Presentation Title

Postpartum Depression Screening in Minority Women

Faculty Mentor

LaSonya Davis

Start Date

17-11-2018 12:30 PM

End Date

17-11-2018 2:30 PM

Location

HARBESON 52

Session

POSTER 2

Type of Presentation

Poster

Subject Area

health_nutrition_clinical_science

Abstract

Background: The physical and emotional changes in the postpartum period places mothers in a vulnerable position and at risk for postpartum depression (PPD). PPD is a mental illness requiring prompt intervention due to its high prevalence, its effect on maternal outcomes and on the development of their children. It is a condition that adversely affects minority women. Current literature reports, screening and proper follow up indicate a health disparity in these populations. According to the California Department of Public Health (2018), 15.4% of pregnant women in Ventura County were diagnosed with postpartum depression between 2013 and 2015.

Objectives: The objective of the retrospective chart review is to determine whether minority women, specifically Latino women, are being appropriately screened for Postpartum Depression (PPD) during both the perinatal and postpartum periods by care providers. We are identifying if screening is being performed using the recommended tools and if it is being done at the recommended times according to national guidelines by The American College of Obstetricians and Gynecologists (ACOG).

Method: The proposed study has received approval from the California State University Channel Islands Institutional Review Board. We will perform a randomized retrospective chart review with a sample size of 316 charts from a community clinic in Oxnard, California using a data collection tool. A coding system will be used to identify patient charts in order to maintain confidentiality. The quantitative research data analysis will be performed using descriptive statistics.

Results: Currently, we are in data collection process; chart-reviewing should be completed by October 30, 2018. We predict that most patients at this clinic are not being screened for PPD according to guidelines established by the ACOG. The study would assist us in identifying the prevalence of the problem in our patient population and subsequently stimulate quality improvement for enhanced patient care outcomes.

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Nov 17th, 12:30 PM Nov 17th, 2:30 PM

Postpartum Depression Screening in Minority Women

HARBESON 52

Background: The physical and emotional changes in the postpartum period places mothers in a vulnerable position and at risk for postpartum depression (PPD). PPD is a mental illness requiring prompt intervention due to its high prevalence, its effect on maternal outcomes and on the development of their children. It is a condition that adversely affects minority women. Current literature reports, screening and proper follow up indicate a health disparity in these populations. According to the California Department of Public Health (2018), 15.4% of pregnant women in Ventura County were diagnosed with postpartum depression between 2013 and 2015.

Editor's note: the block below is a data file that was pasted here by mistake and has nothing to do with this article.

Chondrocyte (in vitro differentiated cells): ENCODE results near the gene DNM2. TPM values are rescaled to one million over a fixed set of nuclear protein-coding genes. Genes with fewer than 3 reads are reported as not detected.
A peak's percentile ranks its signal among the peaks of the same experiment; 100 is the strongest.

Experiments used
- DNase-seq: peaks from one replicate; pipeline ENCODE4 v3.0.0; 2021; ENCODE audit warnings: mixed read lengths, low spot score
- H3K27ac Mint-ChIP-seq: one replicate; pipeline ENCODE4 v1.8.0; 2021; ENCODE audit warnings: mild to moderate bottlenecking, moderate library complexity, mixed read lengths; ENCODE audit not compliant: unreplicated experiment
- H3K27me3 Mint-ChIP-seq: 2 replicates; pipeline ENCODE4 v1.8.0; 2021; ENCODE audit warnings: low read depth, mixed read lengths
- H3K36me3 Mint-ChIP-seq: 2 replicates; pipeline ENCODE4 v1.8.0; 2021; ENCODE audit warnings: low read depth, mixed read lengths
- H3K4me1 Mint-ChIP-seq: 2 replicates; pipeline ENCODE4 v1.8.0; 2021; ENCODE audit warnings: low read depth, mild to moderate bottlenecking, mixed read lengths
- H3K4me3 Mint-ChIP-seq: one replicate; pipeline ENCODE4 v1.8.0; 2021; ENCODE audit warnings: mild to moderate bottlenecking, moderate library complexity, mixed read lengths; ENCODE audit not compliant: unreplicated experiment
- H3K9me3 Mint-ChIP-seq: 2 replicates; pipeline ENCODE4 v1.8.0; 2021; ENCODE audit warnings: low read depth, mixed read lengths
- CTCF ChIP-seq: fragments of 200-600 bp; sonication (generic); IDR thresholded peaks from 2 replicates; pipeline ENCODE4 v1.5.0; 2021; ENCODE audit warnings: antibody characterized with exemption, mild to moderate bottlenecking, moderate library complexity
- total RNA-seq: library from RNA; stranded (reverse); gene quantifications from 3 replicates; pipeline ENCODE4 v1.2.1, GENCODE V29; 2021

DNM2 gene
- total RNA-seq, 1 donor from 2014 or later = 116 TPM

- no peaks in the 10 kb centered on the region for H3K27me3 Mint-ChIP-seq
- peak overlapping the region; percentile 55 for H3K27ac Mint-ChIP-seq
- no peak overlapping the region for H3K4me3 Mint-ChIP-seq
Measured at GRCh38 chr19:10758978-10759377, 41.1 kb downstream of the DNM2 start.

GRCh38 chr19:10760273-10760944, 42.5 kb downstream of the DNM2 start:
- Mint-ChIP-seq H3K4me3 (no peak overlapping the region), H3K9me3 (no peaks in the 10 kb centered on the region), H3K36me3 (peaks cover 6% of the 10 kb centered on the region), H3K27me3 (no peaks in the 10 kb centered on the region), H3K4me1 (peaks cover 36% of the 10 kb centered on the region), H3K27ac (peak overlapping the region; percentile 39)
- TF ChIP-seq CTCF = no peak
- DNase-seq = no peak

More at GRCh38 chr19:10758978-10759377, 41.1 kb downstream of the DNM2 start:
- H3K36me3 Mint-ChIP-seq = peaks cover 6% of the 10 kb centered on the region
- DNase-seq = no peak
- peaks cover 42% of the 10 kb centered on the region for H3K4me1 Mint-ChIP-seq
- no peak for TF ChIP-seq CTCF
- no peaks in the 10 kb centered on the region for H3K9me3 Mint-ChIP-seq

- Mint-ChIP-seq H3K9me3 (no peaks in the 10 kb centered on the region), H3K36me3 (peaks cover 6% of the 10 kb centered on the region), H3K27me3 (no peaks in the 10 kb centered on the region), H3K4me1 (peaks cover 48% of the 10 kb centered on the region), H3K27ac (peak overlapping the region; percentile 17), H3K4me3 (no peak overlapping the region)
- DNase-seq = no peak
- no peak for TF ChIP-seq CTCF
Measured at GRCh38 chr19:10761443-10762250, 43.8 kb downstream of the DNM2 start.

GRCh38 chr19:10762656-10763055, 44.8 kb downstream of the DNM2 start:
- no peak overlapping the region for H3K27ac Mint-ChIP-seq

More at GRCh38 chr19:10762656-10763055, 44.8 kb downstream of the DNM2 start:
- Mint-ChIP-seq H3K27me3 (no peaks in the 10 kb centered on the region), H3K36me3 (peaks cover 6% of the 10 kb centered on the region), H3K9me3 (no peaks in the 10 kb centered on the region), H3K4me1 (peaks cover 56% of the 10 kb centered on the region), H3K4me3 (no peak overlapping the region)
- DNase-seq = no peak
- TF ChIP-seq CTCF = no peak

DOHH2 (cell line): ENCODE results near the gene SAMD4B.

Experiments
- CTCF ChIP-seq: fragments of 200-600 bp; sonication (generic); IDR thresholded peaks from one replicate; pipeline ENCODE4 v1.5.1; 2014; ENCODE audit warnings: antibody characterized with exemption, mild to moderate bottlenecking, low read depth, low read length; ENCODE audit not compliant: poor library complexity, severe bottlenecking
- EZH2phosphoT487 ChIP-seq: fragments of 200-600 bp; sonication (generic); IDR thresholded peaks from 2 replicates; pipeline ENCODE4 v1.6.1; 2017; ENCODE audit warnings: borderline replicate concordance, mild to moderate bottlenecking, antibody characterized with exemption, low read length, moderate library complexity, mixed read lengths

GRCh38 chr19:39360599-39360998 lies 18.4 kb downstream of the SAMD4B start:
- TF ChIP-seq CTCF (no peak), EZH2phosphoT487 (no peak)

Objectives: The objective of the retrospective chart review is to determine whether minority women, specifically Latino women, are being appropriately screened for Postpartum Depression (PPD) during both the perinatal and postpartum periods by care providers. We are identifying if screening is being performed using the recommended tools and if it is being done at the recommended times according to national guidelines by The American College of Obstetricians and Gynecologists (ACOG).

Method: The proposed study has received approval from the California State University Channel Islands Institutional Review Board. We will perform a randomized retrospective chart review with a sample size of 316 charts from a community clinic in Oxnard, California using a data collection tool. A coding system will be used to identify patient charts in order to maintain confidentiality. The quantitative research data analysis will be performed using descriptive statistics.

Results: Currently, we are in data collection process; chart-reviewing should be completed by October 30, 2018. We predict that most patients at this clinic are not being screened for PPD according to guidelines established by the ACOG. The study would assist us in identifying the prevalence of the problem in our patient population and subsequently stimulate quality improvement for enhanced patient care outcomes.